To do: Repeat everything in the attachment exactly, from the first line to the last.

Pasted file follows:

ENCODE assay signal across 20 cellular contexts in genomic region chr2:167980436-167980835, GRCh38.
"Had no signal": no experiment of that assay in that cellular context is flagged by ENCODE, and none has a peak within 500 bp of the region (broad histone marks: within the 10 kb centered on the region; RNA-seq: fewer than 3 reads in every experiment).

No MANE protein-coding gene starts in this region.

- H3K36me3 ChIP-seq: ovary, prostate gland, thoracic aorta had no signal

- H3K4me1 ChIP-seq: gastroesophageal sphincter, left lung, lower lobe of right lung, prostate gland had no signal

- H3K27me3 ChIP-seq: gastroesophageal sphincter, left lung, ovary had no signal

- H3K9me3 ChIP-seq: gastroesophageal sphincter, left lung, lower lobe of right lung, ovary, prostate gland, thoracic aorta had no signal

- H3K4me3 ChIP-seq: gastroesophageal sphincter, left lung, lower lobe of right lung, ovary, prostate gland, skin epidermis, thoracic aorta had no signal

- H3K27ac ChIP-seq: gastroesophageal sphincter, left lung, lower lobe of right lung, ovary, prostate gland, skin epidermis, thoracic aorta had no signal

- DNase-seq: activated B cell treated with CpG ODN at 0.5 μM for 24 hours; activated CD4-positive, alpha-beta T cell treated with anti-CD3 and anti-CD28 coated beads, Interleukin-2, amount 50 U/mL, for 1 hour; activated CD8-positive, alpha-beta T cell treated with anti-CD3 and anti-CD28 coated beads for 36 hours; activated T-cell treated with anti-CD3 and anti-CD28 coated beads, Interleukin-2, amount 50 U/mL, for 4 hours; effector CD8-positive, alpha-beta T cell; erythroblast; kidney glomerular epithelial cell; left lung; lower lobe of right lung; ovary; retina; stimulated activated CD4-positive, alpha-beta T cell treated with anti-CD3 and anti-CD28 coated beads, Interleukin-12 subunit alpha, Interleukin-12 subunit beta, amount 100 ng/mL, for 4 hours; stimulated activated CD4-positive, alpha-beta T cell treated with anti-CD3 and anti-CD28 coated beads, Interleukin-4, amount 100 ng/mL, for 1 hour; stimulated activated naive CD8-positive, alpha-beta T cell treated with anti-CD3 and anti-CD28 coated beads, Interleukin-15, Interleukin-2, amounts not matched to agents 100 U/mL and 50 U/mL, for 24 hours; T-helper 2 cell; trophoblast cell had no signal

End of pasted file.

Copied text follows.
ENCODE assay signal across 20 cellular contexts in genomic region chr2:167980436-167980835, GRCh38.
"Had no signal": no experiment of that assay in that cellular context is flagged by ENCODE, and none has a peak within 500 bp of the region (broad histone marks: within the 10 kb centered on the region; RNA-seq: fewer than 3 reads in every experiment).

No MANE protein-coding gene starts in this region.

- H3K36me3 ChIP-seq: ovary, prostate gland, thoracic aorta had no signal

- H3K4me1 ChIP-seq: gastroesophageal sphincter, left lung, lower lobe of right lung, prostate gland had no signal

- H3K27me3 ChIP-seq: gastroesophageal sphincter, left lung, ovary had no signal

- H3K9me3 ChIP-seq: gastroesophageal sphincter, left lung, lower lobe of right lung, ovary, prostate gland, thoracic aorta had no signal

- H3K4me3 ChIP-seq: gastroesophageal sphincter, left lung, lower lobe of right lung, ovary, prostate gland, skin epidermis, thoracic aorta had no signal

- H3K27ac ChIP-seq: gastroesophageal sphincter, left lung, lower lobe of right lung, ovary, prostate gland, skin epidermis, thoracic aorta had no signal

- DNase-seq: activated B cell treated with CpG ODN at 0.5 μM for 24 hours; activated CD4-positive, alpha-beta T cell treated with anti-CD3 and anti-CD28 coated beads, Interleukin-2, amount 50 U/mL, for 1 hour; activated CD8-positive, alpha-beta T cell treated with anti-CD3 and anti-CD28 coated beads for 36 hours; activated T-cell treated with anti-CD3 and anti-CD28 coated beads, Interleukin-2, amount 50 U/mL, for 4 hours; effector CD8-positive, alpha-beta T cell; erythroblast; kidney glomerular epithelial cell; left lung; lower lobe of right lung; ovary; retina; stimulated activated CD4-positive, alpha-beta T cell treated with anti-CD3 and anti-CD28 coated beads, Interleukin-12 subunit alpha, Interleukin-12 subunit beta, amount 100 ng/mL, for 4 hours; stimulated activated CD4-positive, alpha-beta T cell treated with anti-CD3 and anti-CD28 coated beads, Interleukin-4, amount 100 ng/mL, for 1 hour; stimulated activated naive CD8-positive, alpha-beta T cell treated with anti-CD3 and anti-CD28 coated beads, Interleukin-15, Interleukin-2, amounts not matched to agents 100 U/mL and 50 U/mL, for 24 hours; T-helper 2 cell; trophoblast cell had no signal